docker events

The Docker remote API makes it very easy for you to subscribe to the stream of JSON events coming from containers. For the curious ones out there, this is what an event looks like:

  "image": "<image_name>",
  "id": "<container_id>",
  "name": "<container_name>",
  "host": "<your_host>",
  "type": "create",
  "message": "[Docker event] host=\"a5900527eead577df14c7917e83f0b6ebeb7b3d103e44d0a93a1c05316c6d391\" name=\"boring_hypatia\" event=\"create\""

Understanding why having events matters is then quite straightforward. As each container embodies a service, knowing that somebody paused a container or that one simply died can explain the ups and downs of the whole service.

When using auto-scaling and orchestrating solutions such as Kubernetes or AWS ECS, the number of containers becomes quite high, so accessing such events becomes critical for you to monitor how the orchestrators (or the OPS guys) manage the fleet and optimize your Docker production environment.

III. Watching over Docker Logs

1) Why monitor Docker logs

Well, of course you should gather logs! Why make do without such interesting information? It’s no secret that logs are this incredibly incredibly convenient and powerful vehicle to extract everything you need to know about your application. To know more about what you should collect, refer to our article Collecting Logs Best Practices.

2) How to monitor Docker logs

  1. Plenty of Docker logging methodologies
  2. But here comes the trouble: there are plenty of options at your disposable to get these docker logs out. And many of these existing options require too many manipulations that end up increasing both the complexity and maintenance cost of the overall infrastructure. So here are according to us the options you should not follow:

    • Log directly from your apps (log appenders)
    • Deploy a file appender in your container
    • Install a file collector in the container (Rsyslog, Logstash, FluentD, …)
    • Install a file collector as a container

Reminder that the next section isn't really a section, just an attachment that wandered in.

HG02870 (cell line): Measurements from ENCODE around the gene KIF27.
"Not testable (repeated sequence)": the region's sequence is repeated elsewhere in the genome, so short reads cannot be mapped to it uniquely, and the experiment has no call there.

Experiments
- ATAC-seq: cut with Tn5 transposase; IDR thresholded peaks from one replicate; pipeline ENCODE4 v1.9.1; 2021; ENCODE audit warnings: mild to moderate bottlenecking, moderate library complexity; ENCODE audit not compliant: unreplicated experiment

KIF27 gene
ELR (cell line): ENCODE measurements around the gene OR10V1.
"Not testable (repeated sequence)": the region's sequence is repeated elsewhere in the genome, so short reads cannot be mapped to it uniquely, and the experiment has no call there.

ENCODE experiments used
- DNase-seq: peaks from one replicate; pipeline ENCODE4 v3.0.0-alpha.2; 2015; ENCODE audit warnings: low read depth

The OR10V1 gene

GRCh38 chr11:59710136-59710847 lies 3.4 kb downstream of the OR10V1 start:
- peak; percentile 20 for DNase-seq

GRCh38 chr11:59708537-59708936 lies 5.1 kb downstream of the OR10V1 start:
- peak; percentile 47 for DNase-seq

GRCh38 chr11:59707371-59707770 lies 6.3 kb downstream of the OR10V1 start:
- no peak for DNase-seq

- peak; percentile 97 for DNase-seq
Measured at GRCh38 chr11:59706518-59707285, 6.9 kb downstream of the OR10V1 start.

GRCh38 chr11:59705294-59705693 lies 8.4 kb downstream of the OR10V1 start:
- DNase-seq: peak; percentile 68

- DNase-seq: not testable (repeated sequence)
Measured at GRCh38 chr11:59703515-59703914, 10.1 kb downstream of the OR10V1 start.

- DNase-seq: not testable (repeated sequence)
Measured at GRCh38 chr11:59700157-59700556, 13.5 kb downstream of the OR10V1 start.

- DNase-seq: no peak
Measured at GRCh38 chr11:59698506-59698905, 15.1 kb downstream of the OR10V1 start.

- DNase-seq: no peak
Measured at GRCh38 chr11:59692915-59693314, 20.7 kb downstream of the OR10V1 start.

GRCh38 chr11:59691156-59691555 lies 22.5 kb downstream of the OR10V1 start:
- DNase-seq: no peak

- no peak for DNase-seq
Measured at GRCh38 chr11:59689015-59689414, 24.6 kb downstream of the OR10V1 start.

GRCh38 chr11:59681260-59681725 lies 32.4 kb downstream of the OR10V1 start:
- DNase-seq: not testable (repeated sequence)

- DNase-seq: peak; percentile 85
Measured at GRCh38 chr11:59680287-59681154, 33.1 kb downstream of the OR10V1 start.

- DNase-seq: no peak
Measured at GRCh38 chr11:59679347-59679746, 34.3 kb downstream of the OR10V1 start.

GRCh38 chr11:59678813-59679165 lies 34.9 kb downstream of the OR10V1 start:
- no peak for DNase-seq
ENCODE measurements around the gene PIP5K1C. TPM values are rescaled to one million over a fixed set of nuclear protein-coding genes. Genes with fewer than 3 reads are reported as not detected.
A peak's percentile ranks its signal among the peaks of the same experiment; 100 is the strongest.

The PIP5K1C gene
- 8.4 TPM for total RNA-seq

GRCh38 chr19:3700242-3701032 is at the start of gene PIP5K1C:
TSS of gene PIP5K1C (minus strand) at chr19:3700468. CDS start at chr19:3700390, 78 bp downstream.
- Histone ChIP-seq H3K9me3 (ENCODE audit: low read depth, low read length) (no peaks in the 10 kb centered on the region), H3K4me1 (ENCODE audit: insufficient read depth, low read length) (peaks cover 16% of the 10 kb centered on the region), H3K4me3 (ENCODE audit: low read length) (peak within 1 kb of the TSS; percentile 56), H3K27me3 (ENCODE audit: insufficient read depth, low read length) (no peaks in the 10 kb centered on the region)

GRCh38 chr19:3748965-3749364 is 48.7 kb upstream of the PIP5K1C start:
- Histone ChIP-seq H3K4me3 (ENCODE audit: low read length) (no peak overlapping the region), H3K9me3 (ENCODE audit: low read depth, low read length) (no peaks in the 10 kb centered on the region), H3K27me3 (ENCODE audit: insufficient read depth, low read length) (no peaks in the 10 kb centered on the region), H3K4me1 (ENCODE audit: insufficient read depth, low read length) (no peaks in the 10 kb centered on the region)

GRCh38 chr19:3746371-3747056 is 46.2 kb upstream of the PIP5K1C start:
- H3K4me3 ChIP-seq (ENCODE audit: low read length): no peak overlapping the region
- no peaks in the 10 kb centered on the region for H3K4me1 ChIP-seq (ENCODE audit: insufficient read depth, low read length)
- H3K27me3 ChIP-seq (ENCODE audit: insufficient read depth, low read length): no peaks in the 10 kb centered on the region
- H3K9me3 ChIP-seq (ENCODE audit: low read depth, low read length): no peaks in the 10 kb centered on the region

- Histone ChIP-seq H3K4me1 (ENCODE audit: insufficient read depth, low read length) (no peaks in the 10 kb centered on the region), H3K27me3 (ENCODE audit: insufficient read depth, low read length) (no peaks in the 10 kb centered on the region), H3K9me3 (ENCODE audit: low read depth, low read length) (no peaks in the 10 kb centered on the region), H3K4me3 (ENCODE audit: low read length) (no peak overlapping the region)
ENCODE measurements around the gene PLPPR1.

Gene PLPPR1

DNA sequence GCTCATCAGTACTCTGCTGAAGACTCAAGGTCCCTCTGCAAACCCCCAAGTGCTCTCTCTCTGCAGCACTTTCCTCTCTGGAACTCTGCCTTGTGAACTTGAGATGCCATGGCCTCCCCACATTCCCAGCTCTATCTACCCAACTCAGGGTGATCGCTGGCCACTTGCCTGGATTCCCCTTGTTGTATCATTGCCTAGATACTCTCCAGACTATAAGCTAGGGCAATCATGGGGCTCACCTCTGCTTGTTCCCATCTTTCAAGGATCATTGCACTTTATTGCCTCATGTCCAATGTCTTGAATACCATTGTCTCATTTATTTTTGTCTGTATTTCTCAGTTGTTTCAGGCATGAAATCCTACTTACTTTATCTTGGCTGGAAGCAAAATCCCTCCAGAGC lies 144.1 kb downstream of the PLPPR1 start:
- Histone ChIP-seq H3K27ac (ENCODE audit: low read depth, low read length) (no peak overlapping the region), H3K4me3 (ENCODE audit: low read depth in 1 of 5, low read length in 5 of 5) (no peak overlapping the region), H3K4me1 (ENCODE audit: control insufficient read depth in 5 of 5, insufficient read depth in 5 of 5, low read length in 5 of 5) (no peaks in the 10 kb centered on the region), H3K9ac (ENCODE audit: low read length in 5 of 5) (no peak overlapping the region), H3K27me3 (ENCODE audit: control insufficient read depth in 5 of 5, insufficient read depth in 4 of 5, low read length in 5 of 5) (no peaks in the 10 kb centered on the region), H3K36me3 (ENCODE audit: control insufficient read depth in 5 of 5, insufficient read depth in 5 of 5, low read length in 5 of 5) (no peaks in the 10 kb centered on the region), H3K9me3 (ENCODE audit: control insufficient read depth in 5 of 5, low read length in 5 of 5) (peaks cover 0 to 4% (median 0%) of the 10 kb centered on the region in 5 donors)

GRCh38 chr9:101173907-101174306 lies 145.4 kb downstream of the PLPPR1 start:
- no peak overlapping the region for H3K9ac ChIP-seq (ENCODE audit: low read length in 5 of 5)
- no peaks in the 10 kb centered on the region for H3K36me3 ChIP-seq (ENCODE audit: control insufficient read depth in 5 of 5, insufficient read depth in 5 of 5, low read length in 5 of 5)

• Send logs using Syslog protocol
    • Collect files from Docker filesystems

  3. The best Docker logging collection methodology according to us

Since pretty much the beginning of Docker, the community decided that it was a microservice architecture best practice to have one and only one application per container. In this scenario, deploying N applications means deploying N containers. It made the definition of a logging standard really easy as standard out (STDOUT) and standard error (STDERR) messages – the backbone of languages, logging libraries and operating systems – are correlated to a specific application.

Docker makes it straightforward to grab these logs thanks to the Docker logs API or CLI and more and more people are thus publishing images in the Docker hub. So this would be an OK way to proceed to collect your Docker logs.

However, from a practical point of view, using CLI or coding agents for the API takes up resources and time to implement for each application/container. We find there’s an even better way to go with the open source project Logspout.
Indeed, the Logspout approach is very neat, so it’s no surprise it is getting momentum. Let me explain how it works:

    • You deploy a Logspout container
    • It attaches to ALL containers on the host by using the Events API
    • It then routes ALL docker logs wherever you want ( thanks to output plugins)

Pretty efficient, isn’t it?

Getting further – Centralizing Docker stats, events & logs

Docker stats, events & logs have all a role to play to ensure optimal application performance. While your system is small, centralizing all Docker data in one place and simply searching it when something happens looks manageable. The problem is, it usually goes out of hand sooner than expected.

Logspout is a practical way to centralize Docker logs coming from various containers. Yet you would still miss the essential Docker events and Docker stats… That you would miss once a container is killed and the data is simply not available anymore.

At Logmatic.io, we solved this conundrum by developing the logmatic-docker container. It works as follows:

  • You add the logmatic-docker container in the docker machine as you usually do
  • The logmatic-docker container listens to events produced by the Docker daemon
  • The logmatic-docker container collects stats and logs from each Docker container
  • All Docker stats, events and logs are shipped in JSON format to Logmatic.io. Once all your Docker data is available in Logmatic.io, visualizing, filtering and searching become simple.

Stay tuned for our upcoming article on what type of dashboards and alerts on Docker data are particularly interesting to improve your Docker performance! Or check out our Docker integration and get started in a flash.